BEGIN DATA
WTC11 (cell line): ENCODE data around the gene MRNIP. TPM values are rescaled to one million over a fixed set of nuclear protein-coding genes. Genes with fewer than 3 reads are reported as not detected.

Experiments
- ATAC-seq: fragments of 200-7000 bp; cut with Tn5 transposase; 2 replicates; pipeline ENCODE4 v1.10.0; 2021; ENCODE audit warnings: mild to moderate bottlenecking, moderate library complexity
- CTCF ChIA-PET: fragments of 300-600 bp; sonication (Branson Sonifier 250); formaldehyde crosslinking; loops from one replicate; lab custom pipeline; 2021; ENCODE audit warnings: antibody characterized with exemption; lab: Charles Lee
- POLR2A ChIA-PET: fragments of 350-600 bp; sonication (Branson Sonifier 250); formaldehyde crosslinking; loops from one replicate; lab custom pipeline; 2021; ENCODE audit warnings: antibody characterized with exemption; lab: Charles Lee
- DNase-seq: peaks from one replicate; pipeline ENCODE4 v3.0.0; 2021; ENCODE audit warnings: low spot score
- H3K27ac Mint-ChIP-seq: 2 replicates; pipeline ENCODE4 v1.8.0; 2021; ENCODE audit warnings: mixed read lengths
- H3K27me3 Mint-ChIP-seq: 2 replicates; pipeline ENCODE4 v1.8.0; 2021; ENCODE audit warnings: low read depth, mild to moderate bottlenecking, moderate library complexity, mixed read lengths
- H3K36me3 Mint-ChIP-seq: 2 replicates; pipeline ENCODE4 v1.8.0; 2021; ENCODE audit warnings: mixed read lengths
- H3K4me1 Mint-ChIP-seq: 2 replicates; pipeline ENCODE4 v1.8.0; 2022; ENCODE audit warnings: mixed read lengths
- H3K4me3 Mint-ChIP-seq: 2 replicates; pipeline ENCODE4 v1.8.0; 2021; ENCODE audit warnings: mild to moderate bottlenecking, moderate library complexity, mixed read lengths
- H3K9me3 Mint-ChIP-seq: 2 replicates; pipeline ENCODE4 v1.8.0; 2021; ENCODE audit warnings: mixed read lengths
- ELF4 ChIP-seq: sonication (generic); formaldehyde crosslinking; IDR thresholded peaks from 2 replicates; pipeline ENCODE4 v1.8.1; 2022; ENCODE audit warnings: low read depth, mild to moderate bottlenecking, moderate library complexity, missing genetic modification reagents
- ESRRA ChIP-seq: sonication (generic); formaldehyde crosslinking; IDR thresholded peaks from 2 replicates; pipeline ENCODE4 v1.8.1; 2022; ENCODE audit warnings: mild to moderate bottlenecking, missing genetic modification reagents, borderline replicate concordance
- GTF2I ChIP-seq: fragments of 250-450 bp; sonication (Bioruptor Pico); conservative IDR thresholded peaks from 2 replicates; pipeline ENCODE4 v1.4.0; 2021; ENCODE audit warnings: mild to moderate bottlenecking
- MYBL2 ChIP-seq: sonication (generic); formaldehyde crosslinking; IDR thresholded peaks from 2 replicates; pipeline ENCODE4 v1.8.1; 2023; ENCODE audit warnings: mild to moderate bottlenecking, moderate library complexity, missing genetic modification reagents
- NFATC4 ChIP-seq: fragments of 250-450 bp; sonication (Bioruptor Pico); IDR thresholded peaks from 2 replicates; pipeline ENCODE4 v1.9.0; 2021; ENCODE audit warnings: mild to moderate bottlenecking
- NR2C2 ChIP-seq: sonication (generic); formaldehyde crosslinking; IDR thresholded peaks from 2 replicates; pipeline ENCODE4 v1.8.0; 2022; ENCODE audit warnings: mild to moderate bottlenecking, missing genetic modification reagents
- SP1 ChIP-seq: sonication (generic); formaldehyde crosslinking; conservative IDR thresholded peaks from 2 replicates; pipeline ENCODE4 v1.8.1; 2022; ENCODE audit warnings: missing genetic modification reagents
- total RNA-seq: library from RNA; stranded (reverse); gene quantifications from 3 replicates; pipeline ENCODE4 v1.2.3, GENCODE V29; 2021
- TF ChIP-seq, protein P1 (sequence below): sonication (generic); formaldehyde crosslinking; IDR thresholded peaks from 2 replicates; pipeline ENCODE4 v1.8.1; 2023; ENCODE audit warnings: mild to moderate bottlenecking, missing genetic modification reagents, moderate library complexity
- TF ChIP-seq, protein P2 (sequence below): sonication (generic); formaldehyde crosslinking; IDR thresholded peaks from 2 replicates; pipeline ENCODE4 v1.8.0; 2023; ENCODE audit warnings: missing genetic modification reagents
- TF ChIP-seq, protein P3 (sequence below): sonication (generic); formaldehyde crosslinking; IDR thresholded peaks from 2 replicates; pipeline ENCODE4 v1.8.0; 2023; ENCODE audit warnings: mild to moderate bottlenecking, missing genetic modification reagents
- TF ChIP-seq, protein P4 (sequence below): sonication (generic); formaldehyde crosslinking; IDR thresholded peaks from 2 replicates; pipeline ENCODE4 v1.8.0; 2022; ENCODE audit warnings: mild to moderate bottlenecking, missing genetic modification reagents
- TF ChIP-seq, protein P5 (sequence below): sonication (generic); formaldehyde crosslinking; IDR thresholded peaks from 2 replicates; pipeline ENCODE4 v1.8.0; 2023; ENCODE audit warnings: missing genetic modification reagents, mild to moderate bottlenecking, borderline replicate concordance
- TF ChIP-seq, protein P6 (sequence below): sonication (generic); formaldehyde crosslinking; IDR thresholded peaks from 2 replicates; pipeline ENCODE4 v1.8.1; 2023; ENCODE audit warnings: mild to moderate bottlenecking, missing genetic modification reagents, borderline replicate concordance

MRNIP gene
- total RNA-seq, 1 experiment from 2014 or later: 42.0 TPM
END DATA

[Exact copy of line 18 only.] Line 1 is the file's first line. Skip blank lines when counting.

- NR2C2 ChIP-seq: sonication (generic); formaldehyde crosslinking; IDR thresholded peaks from 2 replicates; pipeline ENCODE4 v1.8.0; 2022; ENCODE audit warnings: mild to moderate bottlenecking, missing genetic modification reagents